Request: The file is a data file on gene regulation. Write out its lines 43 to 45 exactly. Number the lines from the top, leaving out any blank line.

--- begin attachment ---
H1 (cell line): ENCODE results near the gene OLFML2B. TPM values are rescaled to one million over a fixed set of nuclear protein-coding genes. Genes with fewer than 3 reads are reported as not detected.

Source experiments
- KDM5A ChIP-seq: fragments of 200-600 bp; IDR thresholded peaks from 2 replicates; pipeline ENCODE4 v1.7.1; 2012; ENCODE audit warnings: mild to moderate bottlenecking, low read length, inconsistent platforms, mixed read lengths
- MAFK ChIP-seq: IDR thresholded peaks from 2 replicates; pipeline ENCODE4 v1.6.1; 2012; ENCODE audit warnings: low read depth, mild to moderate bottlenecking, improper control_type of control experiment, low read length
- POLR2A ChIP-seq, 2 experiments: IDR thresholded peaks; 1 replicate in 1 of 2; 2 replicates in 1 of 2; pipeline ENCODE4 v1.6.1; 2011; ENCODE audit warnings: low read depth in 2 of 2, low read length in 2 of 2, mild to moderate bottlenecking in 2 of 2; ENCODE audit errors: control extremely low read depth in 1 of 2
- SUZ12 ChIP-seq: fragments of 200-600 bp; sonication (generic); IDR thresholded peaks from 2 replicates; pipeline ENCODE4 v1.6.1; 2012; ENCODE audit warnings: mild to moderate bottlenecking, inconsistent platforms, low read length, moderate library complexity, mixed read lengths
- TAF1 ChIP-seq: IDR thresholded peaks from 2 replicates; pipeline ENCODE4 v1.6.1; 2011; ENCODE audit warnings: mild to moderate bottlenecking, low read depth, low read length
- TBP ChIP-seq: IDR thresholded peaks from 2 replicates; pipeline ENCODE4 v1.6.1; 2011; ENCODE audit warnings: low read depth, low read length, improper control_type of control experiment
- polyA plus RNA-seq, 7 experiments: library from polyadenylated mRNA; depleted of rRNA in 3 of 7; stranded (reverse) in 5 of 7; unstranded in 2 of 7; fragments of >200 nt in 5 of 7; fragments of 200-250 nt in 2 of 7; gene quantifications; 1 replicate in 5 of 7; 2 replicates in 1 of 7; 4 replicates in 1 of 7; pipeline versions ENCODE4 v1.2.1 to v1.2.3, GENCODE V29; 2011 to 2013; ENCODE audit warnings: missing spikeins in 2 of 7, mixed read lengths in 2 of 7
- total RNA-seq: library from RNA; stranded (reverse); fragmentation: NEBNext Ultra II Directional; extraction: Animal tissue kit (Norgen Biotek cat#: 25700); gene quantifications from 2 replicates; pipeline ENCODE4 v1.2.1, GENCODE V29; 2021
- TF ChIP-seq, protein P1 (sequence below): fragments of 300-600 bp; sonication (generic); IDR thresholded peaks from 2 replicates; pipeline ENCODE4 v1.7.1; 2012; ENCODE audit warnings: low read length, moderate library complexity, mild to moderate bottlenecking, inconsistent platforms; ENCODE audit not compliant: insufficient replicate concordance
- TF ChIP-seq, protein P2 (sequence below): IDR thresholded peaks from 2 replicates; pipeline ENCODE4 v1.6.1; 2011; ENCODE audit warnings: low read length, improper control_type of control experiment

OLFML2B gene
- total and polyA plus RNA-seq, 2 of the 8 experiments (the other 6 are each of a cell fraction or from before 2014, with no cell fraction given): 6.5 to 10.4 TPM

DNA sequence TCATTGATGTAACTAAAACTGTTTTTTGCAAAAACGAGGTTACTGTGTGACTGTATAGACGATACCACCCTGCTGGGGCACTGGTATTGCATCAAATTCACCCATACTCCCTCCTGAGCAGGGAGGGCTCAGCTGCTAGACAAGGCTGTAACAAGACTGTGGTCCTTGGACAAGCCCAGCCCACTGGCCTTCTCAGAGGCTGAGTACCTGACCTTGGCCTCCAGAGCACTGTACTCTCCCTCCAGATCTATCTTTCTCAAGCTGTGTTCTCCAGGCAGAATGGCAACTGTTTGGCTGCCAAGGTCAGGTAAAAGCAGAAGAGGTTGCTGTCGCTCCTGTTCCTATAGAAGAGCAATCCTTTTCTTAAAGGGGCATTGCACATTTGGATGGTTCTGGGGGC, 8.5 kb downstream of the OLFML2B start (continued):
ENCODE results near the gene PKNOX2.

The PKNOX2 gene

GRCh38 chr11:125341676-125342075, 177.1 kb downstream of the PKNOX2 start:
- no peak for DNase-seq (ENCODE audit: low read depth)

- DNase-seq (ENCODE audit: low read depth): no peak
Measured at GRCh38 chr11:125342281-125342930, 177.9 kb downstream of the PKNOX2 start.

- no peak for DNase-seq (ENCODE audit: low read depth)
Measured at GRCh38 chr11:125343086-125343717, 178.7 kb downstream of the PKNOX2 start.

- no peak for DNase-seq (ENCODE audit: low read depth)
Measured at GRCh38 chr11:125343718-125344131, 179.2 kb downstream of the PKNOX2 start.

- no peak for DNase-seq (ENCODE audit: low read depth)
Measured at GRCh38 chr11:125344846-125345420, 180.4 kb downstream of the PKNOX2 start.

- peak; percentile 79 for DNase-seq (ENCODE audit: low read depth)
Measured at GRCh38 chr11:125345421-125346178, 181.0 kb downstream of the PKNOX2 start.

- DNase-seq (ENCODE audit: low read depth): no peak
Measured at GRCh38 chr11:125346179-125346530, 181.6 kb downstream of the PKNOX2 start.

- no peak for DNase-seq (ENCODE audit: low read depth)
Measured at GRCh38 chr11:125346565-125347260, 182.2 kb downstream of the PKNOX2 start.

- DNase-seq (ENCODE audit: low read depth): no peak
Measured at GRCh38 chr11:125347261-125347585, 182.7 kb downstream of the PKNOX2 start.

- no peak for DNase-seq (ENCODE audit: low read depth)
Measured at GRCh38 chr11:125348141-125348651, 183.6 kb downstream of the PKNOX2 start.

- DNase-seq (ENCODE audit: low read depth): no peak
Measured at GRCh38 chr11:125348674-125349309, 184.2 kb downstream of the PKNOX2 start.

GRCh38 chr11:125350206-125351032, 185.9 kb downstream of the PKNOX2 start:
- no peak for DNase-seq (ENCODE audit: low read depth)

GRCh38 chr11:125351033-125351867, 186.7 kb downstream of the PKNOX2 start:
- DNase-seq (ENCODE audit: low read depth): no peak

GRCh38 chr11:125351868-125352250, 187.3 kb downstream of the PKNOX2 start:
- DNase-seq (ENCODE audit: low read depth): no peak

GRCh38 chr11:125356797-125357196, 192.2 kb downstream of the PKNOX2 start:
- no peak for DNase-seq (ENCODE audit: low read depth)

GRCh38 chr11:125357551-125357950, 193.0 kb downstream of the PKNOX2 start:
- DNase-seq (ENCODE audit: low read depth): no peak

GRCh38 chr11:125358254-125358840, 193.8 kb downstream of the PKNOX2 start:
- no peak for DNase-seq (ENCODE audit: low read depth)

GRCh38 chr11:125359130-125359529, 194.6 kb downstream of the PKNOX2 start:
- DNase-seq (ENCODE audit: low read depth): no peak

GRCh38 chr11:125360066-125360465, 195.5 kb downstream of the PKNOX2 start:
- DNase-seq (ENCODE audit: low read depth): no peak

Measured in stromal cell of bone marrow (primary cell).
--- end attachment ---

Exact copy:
- DNase-seq (ENCODE audit: low read depth): no peak

GRCh38 chr11:125351868-125352250, 187.3 kb downstream of the PKNOX2 start:
- DNase-seq (ENCODE audit: low read depth): no peak